After the ceremony I changed into my black-and-red cassock for an official reception hosted by the Canadian College, which was thoroughly enjoyable. The evening was another official reception, this time at the residence of the Canadian Ambassador to the Holy See. At both events I had a chance to connect with Canadians living and working in Rome, all of whom have been unfailingly welcoming and gracious to our little band of pilgrims.
The morning of June 30 the various pallium delegations had a private audience with Pope Benedict. Don’t be fooled by the word “private”, mind you — there were several hundred people in the Paul VI hall. Placed (relatively) up front, I had a chance to chat with many brother bishops from around the world: Lagos, Davao, Brisbane, Philadelphia, Denver, and so on. I did not get a chance to meet the Pope personally, but that should come in September when I return for the course for recently ordained bishops.
And then, suddenly, it was July! Sunday mass was celebrated at Trinita dei Monti, the French church run by the Fraternité monastique de Jérusalem (who also have a house in Montreal). We had a tour first, and it is quite an amazing place — it was a major centre of scientific discovery in its day, demonstrating that faith and science really can go together, especially in the Catholic tradition. The rest of the day we spend walking around (I had a chance to visit the Pantheon, as well as pray before the tombs of Saint Catherine of Siena and Blessed Fra’ Angelico). After catching up with a friend now living in Rome, the rest of the evening was quiet, as the nation mourned its terrible loss to Spain.
July 2 was the last event for the Montreal delegation. We got up early and set our for Saint Peter’s, where Archbishop Lépine presided mass at the tomb of Saint Peter himself. It was very moving to know the faith we were celebrating together was in perfect continuity with the faith for which Peter, the Rock, was martyred.
Part of the Montreal delegation began to leave in the days that followed. Those who remained each set their own pace. As for me, July 2 was also the day I started Italian lessons at the Leonardo Da Vinci school. Now people sometimes wonder why I would enroll in classes when I am supposed to be on vacation, but I have often done that. I find that there is no better way to immerse oneself in an environment than to learn the language. With the other students you also get the chance to discover people from all over, and we slowly form a community together. The staff of the school often also offer all kinds of mundane assistance, which helps make the experience (and culture shock) that much easier.
I used part of my time in Rome during this week to get to know some of the various curial offices. In particular, I had a meeting with Cardinal Marc Ouellet, the Prefect of the Congregation for Bishops. He was once my professor, and given his new role (as well as my own) I wanted to see what advice he might have for me. I appreciated his warm welcome, and the sharing of his perspective on the role of the bishop in our post-modern world. I also had a very nice meeting with Cardinal Koch of the Pontifical Council for the Promotion of Christian Unity, as well as members of his staff. I had visited this Council back when I was Chairman of the Canadian Centre for Ecumenism, so I was glad to be back and to visit a friend I made back then who still works at the Council.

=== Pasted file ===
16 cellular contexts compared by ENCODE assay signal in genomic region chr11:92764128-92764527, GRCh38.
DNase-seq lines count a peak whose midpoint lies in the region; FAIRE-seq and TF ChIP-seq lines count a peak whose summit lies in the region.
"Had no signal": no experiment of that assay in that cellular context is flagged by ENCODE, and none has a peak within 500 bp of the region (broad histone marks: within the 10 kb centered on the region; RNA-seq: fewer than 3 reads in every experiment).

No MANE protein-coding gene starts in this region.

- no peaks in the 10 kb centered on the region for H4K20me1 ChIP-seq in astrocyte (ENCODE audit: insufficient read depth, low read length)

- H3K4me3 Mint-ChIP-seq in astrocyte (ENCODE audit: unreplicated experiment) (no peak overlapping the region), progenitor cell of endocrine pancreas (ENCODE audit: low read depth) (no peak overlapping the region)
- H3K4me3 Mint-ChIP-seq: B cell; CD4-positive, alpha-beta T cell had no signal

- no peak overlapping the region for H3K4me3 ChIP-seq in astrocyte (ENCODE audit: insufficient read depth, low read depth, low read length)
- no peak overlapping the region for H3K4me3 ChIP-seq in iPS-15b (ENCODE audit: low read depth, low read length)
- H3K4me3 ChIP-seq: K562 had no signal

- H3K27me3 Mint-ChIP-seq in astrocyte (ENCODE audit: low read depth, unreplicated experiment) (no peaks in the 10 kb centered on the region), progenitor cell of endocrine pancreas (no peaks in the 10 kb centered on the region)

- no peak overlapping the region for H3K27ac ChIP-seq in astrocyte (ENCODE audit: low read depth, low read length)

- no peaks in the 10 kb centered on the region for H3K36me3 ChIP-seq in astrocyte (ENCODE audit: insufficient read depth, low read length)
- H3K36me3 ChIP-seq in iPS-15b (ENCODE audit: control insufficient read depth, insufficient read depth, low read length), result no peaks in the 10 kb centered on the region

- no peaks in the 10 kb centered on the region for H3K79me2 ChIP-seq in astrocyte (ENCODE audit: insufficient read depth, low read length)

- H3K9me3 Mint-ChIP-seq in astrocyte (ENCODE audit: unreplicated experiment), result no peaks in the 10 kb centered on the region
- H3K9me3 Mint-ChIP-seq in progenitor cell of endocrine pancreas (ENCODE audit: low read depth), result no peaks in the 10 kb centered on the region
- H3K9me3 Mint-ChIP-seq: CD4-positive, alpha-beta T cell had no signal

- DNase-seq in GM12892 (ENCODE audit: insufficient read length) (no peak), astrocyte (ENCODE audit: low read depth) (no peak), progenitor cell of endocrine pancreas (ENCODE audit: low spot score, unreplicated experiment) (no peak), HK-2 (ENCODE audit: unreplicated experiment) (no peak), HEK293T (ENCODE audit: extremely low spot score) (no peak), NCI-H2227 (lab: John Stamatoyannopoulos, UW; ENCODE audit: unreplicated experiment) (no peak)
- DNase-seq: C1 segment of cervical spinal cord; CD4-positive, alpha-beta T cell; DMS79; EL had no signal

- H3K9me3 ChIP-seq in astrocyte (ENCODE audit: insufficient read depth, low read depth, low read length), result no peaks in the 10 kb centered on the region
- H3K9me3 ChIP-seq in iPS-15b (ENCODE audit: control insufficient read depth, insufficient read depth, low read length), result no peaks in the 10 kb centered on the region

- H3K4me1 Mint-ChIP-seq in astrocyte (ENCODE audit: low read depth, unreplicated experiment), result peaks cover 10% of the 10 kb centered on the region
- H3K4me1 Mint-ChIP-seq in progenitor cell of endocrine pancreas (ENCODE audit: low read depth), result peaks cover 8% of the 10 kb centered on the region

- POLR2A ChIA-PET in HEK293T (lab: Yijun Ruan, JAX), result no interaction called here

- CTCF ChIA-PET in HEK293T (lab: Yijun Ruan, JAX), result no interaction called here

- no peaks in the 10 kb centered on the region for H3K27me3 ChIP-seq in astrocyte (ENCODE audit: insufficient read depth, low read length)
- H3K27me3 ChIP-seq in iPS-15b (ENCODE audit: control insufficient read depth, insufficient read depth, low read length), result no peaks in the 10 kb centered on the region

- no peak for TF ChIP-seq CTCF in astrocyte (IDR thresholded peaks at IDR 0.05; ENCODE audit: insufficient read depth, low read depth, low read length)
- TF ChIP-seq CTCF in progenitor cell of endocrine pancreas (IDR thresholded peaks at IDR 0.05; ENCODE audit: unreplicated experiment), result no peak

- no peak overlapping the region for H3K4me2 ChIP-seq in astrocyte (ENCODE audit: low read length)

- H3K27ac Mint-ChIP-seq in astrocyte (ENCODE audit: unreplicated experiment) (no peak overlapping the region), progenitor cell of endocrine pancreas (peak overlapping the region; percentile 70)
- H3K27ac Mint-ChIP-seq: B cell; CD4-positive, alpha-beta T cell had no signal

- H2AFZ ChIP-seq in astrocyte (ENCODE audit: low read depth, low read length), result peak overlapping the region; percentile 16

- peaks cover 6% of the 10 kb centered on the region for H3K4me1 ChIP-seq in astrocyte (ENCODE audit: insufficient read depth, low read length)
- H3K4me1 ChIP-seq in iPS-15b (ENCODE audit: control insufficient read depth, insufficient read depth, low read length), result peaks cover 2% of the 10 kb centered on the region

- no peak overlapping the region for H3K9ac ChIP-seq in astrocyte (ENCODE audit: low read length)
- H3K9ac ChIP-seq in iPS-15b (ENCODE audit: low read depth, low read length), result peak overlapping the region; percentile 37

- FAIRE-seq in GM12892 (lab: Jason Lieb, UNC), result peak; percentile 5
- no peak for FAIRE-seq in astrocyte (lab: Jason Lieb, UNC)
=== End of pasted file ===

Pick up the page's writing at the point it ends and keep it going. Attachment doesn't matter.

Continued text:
July 5 was a very special day for me, because I met up with a small delegation from my titular see, Trevi nel Lazio. There is a fellow named Marco who lives in Rome but who is originally from Trevi, who had contacted me some weeks back to interview me for the town website. When I mentioned I was coming to Rome we made sure to set a date for lunch, and he showed up with two others in tow! It turns out that, while the diocese of Treba (the original name) was suppressed back in the 11th century, the people of the village never forgot that they had once had their own bishop. After Vatican II they petitioned to have it restored as a titular see, and there have been 3 bishops since then (yours truly included). My immediate predecessor was a Polish bishop, and the town had contacted him as well and established an exchange with his diocese in Poland (people visiting him there, Poles coming to visit Trevi). This little delegation expressed great pride in their history, and invited me to come and visit for a weekend. So, I’m going! We have it set up for July 13-15.
July 6 was the day when the rest of the diocesan delegation left for Canada. We ate breakfast together and said our goodbyes, and then they jumped in a cab for the airport. As for me, I packed my bags and walked over to the Casa Paulo VI on Via della Scrofa, between the Pantheon and the Piazza Navona, which is where I am staying for the rest of my stay in Rome. I already have some new adventures planned, and will be joined soon by a brother priest for a couple of weeks of vacation. Language classes will continue as well, and I’m looking forward to getting to know the people who live at the Casa. Stay tuned for more!